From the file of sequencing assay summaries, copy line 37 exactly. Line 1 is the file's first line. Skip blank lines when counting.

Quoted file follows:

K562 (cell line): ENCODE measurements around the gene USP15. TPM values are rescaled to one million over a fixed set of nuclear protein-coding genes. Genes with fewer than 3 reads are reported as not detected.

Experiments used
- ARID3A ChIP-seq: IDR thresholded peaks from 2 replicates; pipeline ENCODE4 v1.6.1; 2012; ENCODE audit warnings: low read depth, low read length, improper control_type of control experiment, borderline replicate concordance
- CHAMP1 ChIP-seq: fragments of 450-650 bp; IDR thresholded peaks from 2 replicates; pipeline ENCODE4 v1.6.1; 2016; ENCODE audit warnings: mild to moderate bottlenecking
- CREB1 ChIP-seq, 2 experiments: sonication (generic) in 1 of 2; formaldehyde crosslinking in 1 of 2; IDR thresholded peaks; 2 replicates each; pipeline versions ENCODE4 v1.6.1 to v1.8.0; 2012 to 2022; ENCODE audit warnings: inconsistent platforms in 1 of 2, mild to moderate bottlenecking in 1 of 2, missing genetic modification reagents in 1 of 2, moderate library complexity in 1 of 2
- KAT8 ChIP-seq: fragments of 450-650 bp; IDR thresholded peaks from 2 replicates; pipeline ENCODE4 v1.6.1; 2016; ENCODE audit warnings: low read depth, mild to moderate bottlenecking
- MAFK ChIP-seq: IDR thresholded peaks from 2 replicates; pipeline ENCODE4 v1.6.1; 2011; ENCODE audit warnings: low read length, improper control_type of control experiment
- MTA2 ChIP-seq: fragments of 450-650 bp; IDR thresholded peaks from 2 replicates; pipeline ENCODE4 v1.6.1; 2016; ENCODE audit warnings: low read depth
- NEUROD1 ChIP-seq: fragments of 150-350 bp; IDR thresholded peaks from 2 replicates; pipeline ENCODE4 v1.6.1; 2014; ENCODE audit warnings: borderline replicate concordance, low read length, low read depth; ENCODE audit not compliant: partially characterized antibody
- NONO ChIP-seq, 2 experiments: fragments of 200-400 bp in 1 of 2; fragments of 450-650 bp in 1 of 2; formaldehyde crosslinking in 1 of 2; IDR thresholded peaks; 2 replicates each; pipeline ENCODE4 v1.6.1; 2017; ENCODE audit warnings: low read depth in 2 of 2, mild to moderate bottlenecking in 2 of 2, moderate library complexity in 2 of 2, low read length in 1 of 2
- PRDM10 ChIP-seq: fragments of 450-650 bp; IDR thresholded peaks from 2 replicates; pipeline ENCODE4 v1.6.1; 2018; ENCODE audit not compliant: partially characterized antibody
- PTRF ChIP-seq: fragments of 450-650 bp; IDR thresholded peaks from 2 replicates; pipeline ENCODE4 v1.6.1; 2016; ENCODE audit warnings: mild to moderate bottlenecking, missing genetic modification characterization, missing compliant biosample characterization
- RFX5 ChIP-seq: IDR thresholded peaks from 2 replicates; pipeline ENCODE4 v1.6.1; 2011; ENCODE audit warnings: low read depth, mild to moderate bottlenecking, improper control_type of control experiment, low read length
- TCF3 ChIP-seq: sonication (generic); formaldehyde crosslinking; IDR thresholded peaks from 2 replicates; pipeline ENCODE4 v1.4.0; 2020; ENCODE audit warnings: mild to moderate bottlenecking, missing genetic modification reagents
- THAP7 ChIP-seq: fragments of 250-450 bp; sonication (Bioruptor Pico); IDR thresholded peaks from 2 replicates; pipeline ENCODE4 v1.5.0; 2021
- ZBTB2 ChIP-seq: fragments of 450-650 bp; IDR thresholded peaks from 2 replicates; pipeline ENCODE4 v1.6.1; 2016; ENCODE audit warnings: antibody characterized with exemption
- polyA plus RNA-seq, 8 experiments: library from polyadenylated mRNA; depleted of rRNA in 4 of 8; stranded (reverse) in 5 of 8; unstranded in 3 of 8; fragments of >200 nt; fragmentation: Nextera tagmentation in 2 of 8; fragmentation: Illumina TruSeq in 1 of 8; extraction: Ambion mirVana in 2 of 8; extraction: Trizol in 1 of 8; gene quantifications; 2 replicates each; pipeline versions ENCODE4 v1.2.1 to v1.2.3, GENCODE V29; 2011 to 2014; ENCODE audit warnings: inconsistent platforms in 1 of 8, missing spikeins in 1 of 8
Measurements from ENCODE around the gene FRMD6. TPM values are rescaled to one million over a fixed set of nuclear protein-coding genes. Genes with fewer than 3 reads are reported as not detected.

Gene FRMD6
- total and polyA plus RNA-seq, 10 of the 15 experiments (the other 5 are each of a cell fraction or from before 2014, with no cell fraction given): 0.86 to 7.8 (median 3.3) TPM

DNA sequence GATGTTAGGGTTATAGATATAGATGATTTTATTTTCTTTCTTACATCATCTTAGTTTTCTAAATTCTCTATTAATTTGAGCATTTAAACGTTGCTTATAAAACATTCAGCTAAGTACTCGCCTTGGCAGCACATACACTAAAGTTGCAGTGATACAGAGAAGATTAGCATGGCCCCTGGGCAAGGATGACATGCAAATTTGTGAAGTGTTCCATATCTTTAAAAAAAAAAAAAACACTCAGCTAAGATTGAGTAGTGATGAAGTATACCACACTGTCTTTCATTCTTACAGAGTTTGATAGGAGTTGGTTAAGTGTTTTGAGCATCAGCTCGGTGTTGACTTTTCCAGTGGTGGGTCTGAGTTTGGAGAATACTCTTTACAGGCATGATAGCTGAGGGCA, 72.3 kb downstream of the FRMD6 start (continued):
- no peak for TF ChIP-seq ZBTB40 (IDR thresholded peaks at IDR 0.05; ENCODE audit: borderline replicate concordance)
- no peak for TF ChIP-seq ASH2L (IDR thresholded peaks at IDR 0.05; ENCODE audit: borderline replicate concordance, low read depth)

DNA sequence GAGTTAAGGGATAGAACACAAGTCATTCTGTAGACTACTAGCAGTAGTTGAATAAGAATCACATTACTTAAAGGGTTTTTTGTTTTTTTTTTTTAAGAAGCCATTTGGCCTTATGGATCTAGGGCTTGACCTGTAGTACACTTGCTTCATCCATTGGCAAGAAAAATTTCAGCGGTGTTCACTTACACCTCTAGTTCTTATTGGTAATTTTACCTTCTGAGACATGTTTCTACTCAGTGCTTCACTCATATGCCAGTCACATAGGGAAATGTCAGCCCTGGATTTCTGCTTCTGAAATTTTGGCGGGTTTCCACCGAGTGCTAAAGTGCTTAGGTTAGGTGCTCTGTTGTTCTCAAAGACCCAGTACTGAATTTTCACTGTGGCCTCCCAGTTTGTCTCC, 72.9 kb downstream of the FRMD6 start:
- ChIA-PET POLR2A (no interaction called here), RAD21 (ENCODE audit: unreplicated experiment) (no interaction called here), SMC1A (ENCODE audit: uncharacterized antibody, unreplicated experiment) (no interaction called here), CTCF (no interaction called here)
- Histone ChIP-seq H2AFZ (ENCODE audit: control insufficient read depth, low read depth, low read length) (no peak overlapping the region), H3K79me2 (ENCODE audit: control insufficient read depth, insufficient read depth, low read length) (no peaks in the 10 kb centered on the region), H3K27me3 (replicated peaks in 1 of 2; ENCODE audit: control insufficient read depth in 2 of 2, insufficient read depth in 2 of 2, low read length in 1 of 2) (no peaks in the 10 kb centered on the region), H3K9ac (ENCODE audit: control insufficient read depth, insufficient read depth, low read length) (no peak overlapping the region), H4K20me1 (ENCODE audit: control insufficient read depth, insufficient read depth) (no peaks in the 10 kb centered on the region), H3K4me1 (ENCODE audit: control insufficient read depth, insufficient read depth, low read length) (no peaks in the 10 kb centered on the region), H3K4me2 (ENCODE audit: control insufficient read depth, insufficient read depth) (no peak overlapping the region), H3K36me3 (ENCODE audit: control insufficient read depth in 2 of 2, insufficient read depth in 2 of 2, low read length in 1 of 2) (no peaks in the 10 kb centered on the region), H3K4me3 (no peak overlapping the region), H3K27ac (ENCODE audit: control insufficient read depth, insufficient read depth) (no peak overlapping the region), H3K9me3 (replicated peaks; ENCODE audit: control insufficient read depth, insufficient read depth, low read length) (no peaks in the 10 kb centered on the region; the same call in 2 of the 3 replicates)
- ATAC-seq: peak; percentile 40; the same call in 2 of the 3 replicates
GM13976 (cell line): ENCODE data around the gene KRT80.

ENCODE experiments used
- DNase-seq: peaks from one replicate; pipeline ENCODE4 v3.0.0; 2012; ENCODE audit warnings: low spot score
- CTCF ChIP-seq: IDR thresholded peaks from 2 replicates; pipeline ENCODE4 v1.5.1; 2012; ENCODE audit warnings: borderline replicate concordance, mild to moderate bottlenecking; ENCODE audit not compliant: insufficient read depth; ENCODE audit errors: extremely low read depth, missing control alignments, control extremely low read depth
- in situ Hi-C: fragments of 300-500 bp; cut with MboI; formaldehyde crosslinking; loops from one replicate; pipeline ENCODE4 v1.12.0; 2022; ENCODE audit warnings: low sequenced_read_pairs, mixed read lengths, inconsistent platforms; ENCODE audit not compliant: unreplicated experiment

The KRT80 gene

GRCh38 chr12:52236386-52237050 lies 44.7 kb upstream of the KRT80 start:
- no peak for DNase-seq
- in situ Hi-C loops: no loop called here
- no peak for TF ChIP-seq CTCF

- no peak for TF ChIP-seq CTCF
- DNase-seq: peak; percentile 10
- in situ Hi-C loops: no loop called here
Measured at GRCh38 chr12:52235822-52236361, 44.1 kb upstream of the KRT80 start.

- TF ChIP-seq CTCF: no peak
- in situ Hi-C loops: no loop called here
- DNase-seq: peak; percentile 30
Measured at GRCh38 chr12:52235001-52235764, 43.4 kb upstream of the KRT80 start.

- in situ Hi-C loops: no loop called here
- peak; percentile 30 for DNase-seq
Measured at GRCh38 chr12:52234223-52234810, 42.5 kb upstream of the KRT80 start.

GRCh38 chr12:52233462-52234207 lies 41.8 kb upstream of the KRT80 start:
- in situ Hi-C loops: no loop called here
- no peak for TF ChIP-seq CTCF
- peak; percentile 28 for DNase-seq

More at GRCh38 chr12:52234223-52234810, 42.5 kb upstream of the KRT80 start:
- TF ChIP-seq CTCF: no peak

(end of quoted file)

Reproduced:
- no peak for TF ChIP-seq CTCF